I think Bill , while you may have a point in what you say , there are a few things to consider .
The front projectile is going to move with very little force . Really no more then what it took to seat it .
There fore the projectile will move well before the entire charge has completed it combustion.
As the projectile moves , it also enlarges the combustion chamber.
Also , even though there will be some back pressure applied to the rear projectile , any real force would I believe serve to possibly enlarge that projectile. The with pressure is it will seek the point of least resistance , that point is going to be forward in the direction of the moving projectile.
So the rear projectile would act something like a fence in a shape charge .
So unless the rear projectile a lose fit , the chance of back pressure finding its way to the rear charge is probably slim to none .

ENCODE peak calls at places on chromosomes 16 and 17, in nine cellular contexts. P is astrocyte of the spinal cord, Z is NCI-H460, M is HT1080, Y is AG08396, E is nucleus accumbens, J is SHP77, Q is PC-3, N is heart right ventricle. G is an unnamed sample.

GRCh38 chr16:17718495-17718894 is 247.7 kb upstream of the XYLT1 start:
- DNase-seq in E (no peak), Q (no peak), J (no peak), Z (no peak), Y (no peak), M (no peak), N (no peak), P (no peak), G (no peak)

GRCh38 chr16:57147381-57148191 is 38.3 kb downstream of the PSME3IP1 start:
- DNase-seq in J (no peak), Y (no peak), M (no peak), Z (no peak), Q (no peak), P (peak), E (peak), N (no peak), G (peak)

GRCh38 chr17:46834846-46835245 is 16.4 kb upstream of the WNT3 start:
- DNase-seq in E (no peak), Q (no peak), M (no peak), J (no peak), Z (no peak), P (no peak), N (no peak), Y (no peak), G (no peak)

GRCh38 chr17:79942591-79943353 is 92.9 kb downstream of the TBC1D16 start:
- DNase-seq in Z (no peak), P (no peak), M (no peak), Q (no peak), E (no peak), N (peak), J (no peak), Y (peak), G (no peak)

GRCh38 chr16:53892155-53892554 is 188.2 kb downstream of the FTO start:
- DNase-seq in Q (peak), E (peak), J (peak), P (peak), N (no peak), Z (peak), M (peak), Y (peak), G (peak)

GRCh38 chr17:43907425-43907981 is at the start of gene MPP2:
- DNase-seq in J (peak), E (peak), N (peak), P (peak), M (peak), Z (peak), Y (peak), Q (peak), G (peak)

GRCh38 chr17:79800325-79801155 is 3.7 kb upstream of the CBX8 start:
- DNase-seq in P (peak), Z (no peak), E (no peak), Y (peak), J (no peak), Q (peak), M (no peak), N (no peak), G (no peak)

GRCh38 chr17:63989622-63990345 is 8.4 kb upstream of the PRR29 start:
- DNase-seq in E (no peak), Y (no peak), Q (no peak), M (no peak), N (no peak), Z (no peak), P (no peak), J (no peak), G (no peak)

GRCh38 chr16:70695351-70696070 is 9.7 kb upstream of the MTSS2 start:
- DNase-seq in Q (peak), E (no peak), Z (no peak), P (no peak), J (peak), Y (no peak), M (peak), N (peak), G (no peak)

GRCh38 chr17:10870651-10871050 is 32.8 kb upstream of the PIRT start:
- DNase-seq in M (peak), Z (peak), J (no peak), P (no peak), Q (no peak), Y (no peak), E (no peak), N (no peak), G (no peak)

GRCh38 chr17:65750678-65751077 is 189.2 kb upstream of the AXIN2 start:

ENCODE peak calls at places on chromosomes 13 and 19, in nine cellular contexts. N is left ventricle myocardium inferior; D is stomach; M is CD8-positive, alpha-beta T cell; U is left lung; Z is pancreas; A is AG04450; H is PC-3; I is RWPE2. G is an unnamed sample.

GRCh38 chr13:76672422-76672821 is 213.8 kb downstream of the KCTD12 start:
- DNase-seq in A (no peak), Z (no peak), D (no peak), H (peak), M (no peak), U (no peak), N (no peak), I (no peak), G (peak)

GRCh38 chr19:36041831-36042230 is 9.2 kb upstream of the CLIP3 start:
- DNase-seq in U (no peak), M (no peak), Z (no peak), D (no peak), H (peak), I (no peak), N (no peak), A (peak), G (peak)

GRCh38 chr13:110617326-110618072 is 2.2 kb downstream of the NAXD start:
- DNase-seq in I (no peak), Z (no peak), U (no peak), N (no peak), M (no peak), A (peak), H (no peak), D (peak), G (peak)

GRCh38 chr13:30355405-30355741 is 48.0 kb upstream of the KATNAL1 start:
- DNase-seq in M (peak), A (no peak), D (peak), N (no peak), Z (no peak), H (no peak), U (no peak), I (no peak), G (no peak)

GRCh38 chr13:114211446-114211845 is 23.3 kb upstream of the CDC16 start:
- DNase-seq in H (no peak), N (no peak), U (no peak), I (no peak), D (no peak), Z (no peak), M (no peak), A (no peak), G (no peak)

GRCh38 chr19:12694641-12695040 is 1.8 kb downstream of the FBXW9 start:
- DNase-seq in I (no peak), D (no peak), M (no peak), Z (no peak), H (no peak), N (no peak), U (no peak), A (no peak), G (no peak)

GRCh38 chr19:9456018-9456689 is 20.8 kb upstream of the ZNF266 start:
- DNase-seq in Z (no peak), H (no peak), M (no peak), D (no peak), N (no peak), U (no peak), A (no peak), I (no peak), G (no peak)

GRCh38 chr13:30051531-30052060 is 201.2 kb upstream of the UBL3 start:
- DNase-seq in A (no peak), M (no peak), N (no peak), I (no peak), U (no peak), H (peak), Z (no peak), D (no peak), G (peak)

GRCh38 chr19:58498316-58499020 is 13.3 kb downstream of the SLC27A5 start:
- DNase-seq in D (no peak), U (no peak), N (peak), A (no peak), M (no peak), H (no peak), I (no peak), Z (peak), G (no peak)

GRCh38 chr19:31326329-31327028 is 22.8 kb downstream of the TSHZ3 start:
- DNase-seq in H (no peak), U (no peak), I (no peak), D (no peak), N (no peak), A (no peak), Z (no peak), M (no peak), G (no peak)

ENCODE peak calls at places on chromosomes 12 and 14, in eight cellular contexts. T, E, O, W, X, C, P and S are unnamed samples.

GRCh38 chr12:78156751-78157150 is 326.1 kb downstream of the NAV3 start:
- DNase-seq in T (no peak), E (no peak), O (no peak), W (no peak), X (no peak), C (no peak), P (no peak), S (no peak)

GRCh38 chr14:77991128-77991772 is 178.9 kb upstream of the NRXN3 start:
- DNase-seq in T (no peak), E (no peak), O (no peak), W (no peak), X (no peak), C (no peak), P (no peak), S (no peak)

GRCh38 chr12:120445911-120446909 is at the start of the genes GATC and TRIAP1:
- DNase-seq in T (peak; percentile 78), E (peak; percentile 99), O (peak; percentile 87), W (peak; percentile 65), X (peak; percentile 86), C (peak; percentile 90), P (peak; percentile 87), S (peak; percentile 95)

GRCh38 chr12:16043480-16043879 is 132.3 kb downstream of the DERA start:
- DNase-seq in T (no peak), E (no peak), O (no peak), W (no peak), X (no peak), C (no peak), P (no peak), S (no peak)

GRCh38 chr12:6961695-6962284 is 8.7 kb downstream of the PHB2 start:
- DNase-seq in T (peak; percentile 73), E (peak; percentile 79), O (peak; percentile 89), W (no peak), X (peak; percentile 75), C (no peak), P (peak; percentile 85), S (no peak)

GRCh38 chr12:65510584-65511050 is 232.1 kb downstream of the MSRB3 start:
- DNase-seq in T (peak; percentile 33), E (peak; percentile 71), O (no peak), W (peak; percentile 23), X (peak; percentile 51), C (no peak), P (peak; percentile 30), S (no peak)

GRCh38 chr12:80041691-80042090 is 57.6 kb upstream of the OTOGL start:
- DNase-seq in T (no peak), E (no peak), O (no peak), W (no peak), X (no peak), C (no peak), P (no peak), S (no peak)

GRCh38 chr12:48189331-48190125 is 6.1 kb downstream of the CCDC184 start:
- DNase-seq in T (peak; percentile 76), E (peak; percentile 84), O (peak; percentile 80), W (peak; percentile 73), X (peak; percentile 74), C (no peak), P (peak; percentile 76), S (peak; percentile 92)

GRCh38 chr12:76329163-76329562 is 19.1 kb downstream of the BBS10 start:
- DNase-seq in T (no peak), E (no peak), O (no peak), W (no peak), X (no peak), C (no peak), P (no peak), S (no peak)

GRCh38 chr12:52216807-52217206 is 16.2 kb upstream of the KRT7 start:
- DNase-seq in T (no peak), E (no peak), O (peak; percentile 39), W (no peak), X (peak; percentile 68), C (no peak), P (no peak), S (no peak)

So the real question would be how much gap would result in enough heat and pressure getting to the back charge .
Well if we look at the old Nock pistol designs with a rotating gate we see that even a hand fitted gate that’s properly done , will not allow the gas to get to the 2nd charge even though one would think it would
But what actually happens is the heat and gas runs to the point of least resistance even though its surrounded the other charge .
Even the application of revolving cylinders with charges in them is a very old design which dates well back to flintlocks that had pans that were loaded on the cylinders itself . Small gates were then closed over the prime and the cylinder turned by hand . One would think the flash and resulting back pressure from the vent would ignight the other primed pans on the cylinder